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to the Canons by labels over each. The Archdeacons of Richmond and Craven occupy lateral stalls, and the rest on the north are used by the members of the Municipal Corporation. The appurtenant subsellia display a number of curious and satirical conceits, in the majority of which more is meant than meets the eye, or I can now attempt to explain.

The ALTAR-SCREEN was erected in 1832, after a design by Mr. Blore ; a large painting by Streator, serjeant-painter to Charles II., representing an Ionic colonnade, having previously occupied its place. On removing it, a panelled screen of wood, rudely painted, was discovered, and behind it the original reredos of Melton's work, which should have been allowed to remain, though it was merely a continuation of the arcade, which may still be seen in the aisles. The altar-stone, with its five crosses, was found below the present table.

The original Piscina of the high altar was displaced by the erection of the present screen ; but that of a chantry at the adjoining end of the south aisle remains, in the shape of a basin resting on a cylindrical shaft. In this aisle, too, a remarkable Lavatory, near the Vestry door, must be noticed.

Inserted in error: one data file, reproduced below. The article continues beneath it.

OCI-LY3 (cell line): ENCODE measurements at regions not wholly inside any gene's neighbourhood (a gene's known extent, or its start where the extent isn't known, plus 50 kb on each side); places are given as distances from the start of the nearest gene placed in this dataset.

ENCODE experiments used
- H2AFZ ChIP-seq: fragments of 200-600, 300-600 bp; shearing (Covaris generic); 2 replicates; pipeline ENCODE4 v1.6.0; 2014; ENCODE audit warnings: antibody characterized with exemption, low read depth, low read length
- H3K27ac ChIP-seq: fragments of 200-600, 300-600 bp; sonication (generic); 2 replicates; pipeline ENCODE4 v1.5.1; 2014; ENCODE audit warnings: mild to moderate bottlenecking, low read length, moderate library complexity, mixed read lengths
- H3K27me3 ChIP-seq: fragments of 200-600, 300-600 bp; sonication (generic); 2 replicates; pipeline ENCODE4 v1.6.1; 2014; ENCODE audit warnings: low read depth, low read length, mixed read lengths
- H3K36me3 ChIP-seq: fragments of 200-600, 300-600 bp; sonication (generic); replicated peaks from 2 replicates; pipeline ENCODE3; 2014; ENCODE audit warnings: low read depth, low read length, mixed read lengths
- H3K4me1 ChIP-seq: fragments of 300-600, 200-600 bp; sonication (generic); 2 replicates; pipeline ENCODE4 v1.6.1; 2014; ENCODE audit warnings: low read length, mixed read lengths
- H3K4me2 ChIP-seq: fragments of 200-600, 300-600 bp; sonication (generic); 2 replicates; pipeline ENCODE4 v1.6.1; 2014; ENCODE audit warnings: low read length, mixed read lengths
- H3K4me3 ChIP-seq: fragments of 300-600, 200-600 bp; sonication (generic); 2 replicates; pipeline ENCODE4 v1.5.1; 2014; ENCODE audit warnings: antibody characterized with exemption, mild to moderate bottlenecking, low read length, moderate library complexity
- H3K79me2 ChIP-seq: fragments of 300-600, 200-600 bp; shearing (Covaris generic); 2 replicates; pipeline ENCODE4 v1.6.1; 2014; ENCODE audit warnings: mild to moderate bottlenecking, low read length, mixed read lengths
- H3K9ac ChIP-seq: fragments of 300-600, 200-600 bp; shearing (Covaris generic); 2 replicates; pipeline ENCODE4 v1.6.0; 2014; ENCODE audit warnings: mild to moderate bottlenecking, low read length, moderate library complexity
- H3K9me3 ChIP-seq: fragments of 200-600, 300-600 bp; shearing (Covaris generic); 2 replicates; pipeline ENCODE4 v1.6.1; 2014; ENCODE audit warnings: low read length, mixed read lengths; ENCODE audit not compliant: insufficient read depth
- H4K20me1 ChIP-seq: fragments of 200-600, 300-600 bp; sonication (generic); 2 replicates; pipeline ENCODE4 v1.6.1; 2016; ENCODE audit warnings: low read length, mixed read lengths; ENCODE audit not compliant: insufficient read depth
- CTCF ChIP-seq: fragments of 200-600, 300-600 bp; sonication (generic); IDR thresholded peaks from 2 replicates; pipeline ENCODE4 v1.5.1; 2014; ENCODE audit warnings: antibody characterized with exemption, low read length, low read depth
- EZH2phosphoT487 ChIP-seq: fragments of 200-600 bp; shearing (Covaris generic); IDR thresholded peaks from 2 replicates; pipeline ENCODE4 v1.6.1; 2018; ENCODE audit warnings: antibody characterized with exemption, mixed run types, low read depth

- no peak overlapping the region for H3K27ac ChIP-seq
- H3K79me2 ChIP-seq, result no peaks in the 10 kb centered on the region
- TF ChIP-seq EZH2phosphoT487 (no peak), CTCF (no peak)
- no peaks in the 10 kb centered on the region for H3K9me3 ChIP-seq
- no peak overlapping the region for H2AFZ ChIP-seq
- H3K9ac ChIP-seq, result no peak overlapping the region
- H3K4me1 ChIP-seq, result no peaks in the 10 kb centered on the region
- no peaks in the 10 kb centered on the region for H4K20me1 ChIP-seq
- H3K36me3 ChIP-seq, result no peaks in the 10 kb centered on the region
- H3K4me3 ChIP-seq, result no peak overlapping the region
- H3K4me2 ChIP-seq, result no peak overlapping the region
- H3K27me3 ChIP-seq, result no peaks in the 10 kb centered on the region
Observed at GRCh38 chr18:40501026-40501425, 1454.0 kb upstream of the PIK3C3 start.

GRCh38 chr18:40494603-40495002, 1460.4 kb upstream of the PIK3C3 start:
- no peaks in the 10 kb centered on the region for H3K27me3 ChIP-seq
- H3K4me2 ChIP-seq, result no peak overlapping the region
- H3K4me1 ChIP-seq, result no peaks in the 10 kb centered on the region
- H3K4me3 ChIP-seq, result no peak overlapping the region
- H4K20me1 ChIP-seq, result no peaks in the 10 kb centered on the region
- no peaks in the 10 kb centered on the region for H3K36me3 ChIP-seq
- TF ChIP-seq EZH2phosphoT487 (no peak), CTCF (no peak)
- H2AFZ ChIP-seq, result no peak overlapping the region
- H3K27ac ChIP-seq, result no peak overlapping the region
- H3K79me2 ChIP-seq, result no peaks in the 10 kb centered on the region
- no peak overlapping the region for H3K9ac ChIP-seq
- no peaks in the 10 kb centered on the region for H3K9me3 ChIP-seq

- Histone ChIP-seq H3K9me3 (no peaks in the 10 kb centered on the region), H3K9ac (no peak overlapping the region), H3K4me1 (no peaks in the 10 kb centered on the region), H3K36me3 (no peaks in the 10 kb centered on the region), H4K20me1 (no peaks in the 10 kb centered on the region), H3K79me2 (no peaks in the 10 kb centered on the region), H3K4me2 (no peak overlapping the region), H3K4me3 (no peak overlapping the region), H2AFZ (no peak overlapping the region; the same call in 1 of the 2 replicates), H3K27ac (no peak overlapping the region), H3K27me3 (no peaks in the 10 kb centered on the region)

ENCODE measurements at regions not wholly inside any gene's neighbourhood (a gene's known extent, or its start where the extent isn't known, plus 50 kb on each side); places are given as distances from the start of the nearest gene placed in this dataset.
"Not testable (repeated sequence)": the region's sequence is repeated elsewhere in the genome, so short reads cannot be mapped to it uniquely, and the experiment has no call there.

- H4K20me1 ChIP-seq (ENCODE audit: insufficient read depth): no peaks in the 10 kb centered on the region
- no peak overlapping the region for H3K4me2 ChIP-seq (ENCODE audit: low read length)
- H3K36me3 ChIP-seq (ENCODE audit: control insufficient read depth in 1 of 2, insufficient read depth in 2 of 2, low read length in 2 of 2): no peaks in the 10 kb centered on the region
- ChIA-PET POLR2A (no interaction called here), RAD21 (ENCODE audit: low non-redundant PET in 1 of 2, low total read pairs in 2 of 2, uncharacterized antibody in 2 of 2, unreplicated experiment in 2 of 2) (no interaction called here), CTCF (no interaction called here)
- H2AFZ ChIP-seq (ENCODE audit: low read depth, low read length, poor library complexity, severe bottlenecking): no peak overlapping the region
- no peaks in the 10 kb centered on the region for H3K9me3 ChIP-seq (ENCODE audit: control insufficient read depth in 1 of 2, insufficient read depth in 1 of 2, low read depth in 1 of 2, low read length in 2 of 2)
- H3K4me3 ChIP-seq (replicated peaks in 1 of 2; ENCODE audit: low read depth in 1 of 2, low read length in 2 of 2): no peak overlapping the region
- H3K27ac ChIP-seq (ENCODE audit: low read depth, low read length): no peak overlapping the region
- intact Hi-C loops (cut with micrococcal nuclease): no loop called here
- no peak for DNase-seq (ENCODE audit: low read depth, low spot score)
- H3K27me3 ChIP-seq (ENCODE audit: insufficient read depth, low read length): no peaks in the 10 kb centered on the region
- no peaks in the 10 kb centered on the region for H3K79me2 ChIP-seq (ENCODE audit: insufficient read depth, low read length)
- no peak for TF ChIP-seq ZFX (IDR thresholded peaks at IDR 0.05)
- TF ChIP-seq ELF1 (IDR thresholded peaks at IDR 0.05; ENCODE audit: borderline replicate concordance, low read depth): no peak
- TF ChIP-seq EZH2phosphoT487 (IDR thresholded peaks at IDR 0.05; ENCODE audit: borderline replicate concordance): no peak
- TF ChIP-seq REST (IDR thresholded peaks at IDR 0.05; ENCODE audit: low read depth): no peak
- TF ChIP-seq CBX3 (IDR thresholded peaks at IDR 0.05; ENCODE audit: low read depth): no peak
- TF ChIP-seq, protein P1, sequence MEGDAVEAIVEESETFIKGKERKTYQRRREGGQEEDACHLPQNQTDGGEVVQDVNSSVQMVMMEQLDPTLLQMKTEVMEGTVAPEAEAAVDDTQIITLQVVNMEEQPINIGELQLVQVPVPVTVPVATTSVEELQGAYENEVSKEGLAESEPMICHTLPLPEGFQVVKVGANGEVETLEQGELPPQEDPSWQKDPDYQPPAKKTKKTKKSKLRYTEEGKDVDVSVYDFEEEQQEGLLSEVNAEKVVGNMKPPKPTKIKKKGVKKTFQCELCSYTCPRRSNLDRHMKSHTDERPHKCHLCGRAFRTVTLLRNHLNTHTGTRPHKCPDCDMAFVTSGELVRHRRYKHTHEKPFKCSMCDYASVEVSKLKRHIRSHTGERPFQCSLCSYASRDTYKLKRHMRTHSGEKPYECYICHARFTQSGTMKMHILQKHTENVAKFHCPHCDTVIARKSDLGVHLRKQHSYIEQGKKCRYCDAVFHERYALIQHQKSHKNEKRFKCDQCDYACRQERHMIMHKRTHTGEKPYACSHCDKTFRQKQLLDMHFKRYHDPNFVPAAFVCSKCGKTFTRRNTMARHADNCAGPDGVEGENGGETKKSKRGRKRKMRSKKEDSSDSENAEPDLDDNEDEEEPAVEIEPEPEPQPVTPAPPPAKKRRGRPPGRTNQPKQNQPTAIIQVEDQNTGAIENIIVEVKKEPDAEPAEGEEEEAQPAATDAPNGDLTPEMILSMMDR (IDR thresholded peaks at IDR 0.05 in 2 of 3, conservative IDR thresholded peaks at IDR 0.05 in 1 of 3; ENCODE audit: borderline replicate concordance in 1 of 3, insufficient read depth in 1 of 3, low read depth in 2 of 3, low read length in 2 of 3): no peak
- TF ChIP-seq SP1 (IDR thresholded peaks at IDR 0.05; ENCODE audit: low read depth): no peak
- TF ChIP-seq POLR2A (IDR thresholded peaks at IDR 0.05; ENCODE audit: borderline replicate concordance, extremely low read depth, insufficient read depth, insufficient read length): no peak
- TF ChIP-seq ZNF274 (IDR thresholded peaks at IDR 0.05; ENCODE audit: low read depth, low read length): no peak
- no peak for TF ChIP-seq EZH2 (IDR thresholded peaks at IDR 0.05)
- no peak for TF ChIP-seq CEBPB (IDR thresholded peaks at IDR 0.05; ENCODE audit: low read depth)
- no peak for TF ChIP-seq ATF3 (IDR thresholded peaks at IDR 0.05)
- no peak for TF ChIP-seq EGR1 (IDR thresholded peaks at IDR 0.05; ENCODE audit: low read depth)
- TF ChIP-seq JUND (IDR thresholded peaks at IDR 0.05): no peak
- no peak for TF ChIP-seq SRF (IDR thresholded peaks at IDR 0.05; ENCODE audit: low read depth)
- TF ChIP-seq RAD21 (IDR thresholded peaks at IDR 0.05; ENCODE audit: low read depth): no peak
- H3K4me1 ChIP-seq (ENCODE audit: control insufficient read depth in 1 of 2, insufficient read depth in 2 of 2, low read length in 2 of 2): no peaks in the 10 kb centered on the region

Three Sedilia, with a curtailed Piscina, occupy the whole of the second intercolumniation from the east, and have richly crocketed ogee heads, resting on square pillars, the surfaces of which are adorned with the Tudor rose. The grotesque capitals and quaintly devised cusps, are interesting specimens of our proficiency in sculpture at the close of the fifteenth century; though the general design betrays the decline of sound architectural principles. It will be needless to warn a practised eye that the upper portion is an unauthorised " restoration.”

From indications in the wall, it is evident that there was a chapel in each aisle of the Presbytery; that on the north side having contained, I apprehend, the Shrine of St. Wilfrid.*